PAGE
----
Edwin Lyngar considers his own white privilege in the wake of the Zimmerman verdict.
I could shoot a black kid in the street and get away with it.
I’m not proud of this, and I might have never put it into words, except for the sad, horrid feeling I got watching the George Zimmerman trial. George shot a black kid and walked. I know I could too, and with much less trouble than George Zimmerman had. I’m 40 years old, white and educated. I’m a chubby, pale taxpayer. I have no tattoos and have never been arrested and I walk around with the assumption that the police are actually here to serve me.
I could drive through a part of town known for housing people of color. I could get out of my car, walk down the street and find the first kid that looked “street.” I could insult or provoke him, perhaps by calling him a horrid racial name. The moment he responded with any kind of violence or intimidation, I could pull out my Beretta 9mm and shoot him dead. No jury would convict me.
My wife is a lawyer and she told me that Zimmerman isn’t a “perfect” example of getting away with murder, because the facts are complex. I think this case adds yet another example of a broken justice system as it applies to communities of color, as if they needed any more.
I have only a second-hand notion of how people of color feel. I was hassled by police in the very (very) small town of my youth. In small-town America, all the adolescents get hassled. Cops knew all us high school kids, almost by name. They’d ask us if we had beer in our cars and would chase us home after parties. It was about as frightening as an episode of the Dukes of Hazzard. Since I left small town America, my experience with law enforcement is the equivalent of another country compared to the experience of African Americans.
A couple years ago, I got pulled over going to the airport. It was super early and I was both tired and in a hurry, so I was weaving like a drunkard. A cop tried to pull me over about a mile from the airport off-ramp. I just kept going until I was almost to the terminal, right near where I was going. When I finally pulled over the cop asked why I waited so long to stop. I told him wanted off the freeway because it was dangerous for him. I didn’t get a ticket. If I were standing over a body holding a bloody knife, I would expect the police to listen to my side of the story while calling me “sir.”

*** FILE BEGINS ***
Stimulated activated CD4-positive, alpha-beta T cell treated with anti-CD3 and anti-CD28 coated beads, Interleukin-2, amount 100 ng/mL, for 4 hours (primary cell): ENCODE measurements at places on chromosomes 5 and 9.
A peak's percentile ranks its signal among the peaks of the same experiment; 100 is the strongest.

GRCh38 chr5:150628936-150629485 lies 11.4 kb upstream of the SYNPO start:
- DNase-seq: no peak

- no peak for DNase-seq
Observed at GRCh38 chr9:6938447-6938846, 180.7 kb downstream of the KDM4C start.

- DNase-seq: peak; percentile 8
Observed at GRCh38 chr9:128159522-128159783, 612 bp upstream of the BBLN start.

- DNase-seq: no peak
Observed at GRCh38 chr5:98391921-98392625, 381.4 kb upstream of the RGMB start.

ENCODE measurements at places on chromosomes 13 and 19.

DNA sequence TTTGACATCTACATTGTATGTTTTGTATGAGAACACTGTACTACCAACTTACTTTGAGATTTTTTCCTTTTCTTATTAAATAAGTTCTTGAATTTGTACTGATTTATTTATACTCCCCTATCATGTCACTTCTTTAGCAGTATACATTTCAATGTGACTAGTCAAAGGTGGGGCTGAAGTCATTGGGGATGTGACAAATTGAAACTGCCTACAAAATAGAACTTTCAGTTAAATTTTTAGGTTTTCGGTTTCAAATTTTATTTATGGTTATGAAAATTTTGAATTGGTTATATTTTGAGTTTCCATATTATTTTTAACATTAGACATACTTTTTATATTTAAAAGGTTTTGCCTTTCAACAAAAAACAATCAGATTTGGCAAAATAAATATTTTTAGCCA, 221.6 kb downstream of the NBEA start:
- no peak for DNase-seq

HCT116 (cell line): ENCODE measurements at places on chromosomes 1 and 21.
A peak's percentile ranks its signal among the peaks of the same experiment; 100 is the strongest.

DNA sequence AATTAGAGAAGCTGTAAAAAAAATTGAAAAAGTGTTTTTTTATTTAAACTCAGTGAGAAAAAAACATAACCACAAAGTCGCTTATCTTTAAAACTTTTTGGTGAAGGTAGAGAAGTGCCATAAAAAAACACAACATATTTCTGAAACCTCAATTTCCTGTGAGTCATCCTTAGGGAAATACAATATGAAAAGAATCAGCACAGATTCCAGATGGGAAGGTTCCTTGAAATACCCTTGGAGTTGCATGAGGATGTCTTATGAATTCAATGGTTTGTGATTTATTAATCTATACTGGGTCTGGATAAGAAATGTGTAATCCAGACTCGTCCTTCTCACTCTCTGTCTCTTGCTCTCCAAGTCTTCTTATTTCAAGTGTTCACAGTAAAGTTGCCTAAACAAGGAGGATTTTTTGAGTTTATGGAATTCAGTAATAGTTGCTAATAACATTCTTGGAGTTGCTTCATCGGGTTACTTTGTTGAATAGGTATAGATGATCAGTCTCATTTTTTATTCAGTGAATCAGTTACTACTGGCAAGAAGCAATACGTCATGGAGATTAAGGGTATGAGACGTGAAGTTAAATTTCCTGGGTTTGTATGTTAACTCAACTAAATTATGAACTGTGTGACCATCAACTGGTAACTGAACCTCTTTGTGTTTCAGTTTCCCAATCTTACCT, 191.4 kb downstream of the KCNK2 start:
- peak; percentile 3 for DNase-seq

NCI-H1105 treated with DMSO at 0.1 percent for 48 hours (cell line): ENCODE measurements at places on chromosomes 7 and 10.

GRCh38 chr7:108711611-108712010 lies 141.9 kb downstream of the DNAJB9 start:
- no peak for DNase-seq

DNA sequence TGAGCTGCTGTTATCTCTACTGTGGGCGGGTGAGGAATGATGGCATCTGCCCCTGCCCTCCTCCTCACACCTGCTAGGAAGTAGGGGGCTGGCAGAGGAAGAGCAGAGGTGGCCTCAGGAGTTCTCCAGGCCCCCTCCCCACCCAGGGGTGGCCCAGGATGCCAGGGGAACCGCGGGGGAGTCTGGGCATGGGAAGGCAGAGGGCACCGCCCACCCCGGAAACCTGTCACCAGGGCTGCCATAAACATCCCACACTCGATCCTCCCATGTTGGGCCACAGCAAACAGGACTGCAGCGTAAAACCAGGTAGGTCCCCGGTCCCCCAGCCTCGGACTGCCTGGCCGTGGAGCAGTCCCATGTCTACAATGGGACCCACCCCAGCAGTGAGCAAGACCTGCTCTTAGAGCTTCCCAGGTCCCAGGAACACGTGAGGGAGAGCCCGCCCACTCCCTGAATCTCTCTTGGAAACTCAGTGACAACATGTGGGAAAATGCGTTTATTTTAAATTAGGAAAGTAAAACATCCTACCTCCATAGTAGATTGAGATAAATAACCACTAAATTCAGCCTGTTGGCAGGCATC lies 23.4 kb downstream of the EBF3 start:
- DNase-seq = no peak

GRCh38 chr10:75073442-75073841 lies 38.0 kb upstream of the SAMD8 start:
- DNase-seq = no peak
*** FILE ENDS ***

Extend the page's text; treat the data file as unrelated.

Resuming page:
People like me live in an insular world. I only know this because I was in the military and I went to a number of colleges and graduate schools. The military and college are the two places in our society where people really mix.
During one graduate school experience, I was walking with an African-American friend down a sidewalk in Los Angeles. We came upon a cop who had a suspect in handcuffs sitting on the sidewalk. The “suspect” looked roughed up, and the cop stopped me.
“This guy just fell flat on his face. Did you see it? I’d like to get a witness statement.”
I apologetically told the cop I hadn’t seen what happened, but my friend never even slowed down.
When I caught up with him, I asked why.
“I never talk to the po-po,” he said, blowing my mind. He has the same background I do. He’s educated, smart and middle class, yet we have totally different world views about the “po-po.” He shared with me his lifelong experience of harassment and lack of trust for law enforcement, an inescapable reality for him that I will never feel.
I benefit so much from inequity in ways big and small, seen and unseen. Next to “white privilege” in the dictionary there’s a picture of me sipping a mojito with a little umbrella in it. I feel some shame over these unasked-for advantages, and try to console myself by saying that at least I admit it.
I know many blue collar, so called “working class” white people from my time in rural America. I haven’t lived there in twenty years, but many white working-class people don’t believe “white privilege” exists. Why should they? They never see it. I know people who think Zimmerman shouldn’t have been arrested at all. In fact, my dad called me a “typical liberal” when I said, “you can’t just shoot someone down in the street and get away with it.”
Somehow the murder of this child, Trayvon Martin, has become an issue straight down party lines, with Republicans on one side and Democrats on the other. The self-dividing of our population is a big part of the problem, in my opinion, but I have to admit my father was right about one thing. I do think like a typical liberal in terms of fairness, and there is nothing fair about what happened to Trayvon. The worst part for me of watching the verdict come back was the painful epiphany that if I really wanted to, I could shoot a black kid and get away with it.
I could do that easy.